Often people are interested in acupuncture but afraid of needles. However, the tiny disposable filament needles used for acupuncture bear no resemblance to painful hypodermic needles, and insertion is usually painless. Needling sensations vary from a brief pinching or stinging sensation to a feeling of numbness or distention and are a sign that the treatment is having a positive effect. In fact, most people find acupuncture treatments relaxing and refreshing.


Marmapuncture is based on the ancient ayurvedic principles which were established more than 2500 years ago.

Marmapuncture is the external application of sterile single-use-only disposable needles on specific marma points which correspond to specific nadi channels of the body. These nadi channels connect with chakras of the body.

Marmapuncture is similar to acupuncture treatments in that the needles are inserted on specific points and left for approximately 20 minutes or more and then removed. Marmapuncture aims at restoring internal energetic balances of the body which have been injured through daily stresses and strains of modern living (diet and lifestyle, pollution and travel to name a few). It encourages the smooth flow between interacting chakra centres of the body which govern overall health and wellbeing.

The difference between traditional acupuncture and marmapuncture is that the former is based on the principles of Chinese Medicine, and the concept of qi, yin and yang and the latter is based on the principles of Ayurveda, chakras and dosha. The points are very similar to one another although marmapuncture can involve several extra points which correlate to specific chakras of the body.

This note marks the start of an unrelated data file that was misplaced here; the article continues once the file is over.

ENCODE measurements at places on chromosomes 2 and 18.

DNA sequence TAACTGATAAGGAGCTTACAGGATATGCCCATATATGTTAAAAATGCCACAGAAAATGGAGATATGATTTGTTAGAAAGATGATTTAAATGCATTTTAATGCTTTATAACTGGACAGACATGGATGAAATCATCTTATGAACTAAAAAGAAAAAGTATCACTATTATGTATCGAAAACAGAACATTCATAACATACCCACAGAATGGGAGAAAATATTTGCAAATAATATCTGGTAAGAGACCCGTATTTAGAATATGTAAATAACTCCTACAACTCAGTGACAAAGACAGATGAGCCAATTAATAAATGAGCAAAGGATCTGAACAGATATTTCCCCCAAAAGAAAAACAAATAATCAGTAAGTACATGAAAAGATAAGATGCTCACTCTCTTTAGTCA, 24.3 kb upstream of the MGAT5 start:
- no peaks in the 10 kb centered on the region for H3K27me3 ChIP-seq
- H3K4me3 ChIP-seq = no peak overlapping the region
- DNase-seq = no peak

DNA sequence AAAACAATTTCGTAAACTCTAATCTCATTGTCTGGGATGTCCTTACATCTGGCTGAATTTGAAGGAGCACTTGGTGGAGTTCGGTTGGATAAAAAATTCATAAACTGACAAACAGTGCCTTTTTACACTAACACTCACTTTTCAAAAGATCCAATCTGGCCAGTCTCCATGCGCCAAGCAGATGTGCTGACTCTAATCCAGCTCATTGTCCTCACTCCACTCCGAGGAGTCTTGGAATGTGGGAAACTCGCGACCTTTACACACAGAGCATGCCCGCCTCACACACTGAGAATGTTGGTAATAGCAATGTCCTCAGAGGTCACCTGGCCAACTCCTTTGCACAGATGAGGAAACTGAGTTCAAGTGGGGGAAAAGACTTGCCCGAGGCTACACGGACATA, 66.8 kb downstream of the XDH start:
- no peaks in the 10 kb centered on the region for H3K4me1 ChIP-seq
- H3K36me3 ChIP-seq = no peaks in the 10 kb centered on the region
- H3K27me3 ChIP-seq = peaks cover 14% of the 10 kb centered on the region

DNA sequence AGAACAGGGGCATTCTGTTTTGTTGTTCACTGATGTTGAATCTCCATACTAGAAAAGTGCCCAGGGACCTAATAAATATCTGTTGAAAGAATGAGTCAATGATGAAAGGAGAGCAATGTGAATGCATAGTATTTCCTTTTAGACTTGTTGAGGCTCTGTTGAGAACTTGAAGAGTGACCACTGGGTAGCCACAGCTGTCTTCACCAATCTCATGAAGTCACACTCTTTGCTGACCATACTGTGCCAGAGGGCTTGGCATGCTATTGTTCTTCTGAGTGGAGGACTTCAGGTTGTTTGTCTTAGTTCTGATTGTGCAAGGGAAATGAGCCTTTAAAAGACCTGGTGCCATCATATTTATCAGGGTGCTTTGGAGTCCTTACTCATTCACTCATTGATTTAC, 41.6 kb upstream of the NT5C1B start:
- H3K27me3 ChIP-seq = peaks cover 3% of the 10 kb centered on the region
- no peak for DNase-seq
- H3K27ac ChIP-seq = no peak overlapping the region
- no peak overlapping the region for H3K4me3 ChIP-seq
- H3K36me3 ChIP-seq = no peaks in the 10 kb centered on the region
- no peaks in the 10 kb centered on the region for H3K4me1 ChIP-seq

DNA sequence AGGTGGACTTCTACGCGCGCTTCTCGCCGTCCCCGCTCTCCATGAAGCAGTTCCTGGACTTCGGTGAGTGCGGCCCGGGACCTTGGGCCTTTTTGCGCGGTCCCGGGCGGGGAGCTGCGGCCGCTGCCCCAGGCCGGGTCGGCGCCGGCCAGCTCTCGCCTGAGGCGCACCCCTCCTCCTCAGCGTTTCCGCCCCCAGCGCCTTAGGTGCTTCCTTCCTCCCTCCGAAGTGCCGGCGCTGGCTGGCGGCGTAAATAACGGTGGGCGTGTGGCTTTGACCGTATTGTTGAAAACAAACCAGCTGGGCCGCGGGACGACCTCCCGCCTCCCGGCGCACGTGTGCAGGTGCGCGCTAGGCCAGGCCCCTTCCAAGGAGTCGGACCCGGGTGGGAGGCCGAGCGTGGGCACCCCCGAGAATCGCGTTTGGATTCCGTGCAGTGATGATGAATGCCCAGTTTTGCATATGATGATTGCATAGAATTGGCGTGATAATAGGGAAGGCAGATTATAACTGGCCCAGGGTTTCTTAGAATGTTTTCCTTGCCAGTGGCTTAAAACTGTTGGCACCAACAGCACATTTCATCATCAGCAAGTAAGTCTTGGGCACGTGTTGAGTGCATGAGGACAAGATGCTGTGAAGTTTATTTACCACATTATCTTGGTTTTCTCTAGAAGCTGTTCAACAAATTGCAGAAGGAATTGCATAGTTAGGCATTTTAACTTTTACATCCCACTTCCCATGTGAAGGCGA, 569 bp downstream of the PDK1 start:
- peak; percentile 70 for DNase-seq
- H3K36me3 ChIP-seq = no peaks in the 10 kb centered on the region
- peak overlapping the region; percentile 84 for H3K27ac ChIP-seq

1. People whose conditions haven’t responded to biomedical (standard) care–they’ve “tried everything” without success.

2. People with special problems, such as:
those who “have nothing wrong” by lab test but still don’t feel well
People who have multiple problems that require them to see a whole lot of biomedical   physicians (MDs), yet suspect a holistic approach might help all at once
People with fragile conditions who dare not have surgery
People with drug sensitivities
Former drug abusers who must avoid pharmaceuticals
Persons looking to be proactive with their health in a preventative      approach.  TCM can be applied as a  preventative to be included in a
pro-wellness type lifestyle.

3. People who dislike, fear, or resist the options offered by other medicines.

4. People with conditions that will benefit from combined approach for, example, Chinese medicine plus biomedicine, or Chinese medicine plus massage therapy/chiropractic/manipulative osteopathy:
nausea of pregnancy
trauma and acute pain conditions
pre-surgery preparation and post-surgery recovery
post stroke recovery
care of musculoskeletal complaints

Conditions Appropriate for Acupuncture Therapy:

Abdominal pain Constipation Diarrhea Hyperacidity Indigestion
Emotional Anxiety Depression Insomnia Nervousness NeurosisEye-Ear-Nose-Throat
Cataracts Gingivitis Poor vision Tinnitis Toothache
Infertility Menopausal symptoms Premenstrual syndrome
Miscellaneous Addiction control Athletic performance Blood pressure regulation Chronic fatigue Immune system tonification Stress reductionMusculoskeletal Arthritis Back pain Muscle cramping Muscle pain/weakness Neck pain SciaticaNeurological symptoms of Headaches Migraines Neurogenic Bladder dysfunction Parkinson’s disease Postoperative pain Stroke Respiratory Asthma Bronchitis Common cold Sinusitis Smoking cessation Tonsillitis
Source: World Health Organization United Nations. “Viewpoint on Acupuncture.” 19 19 (revised).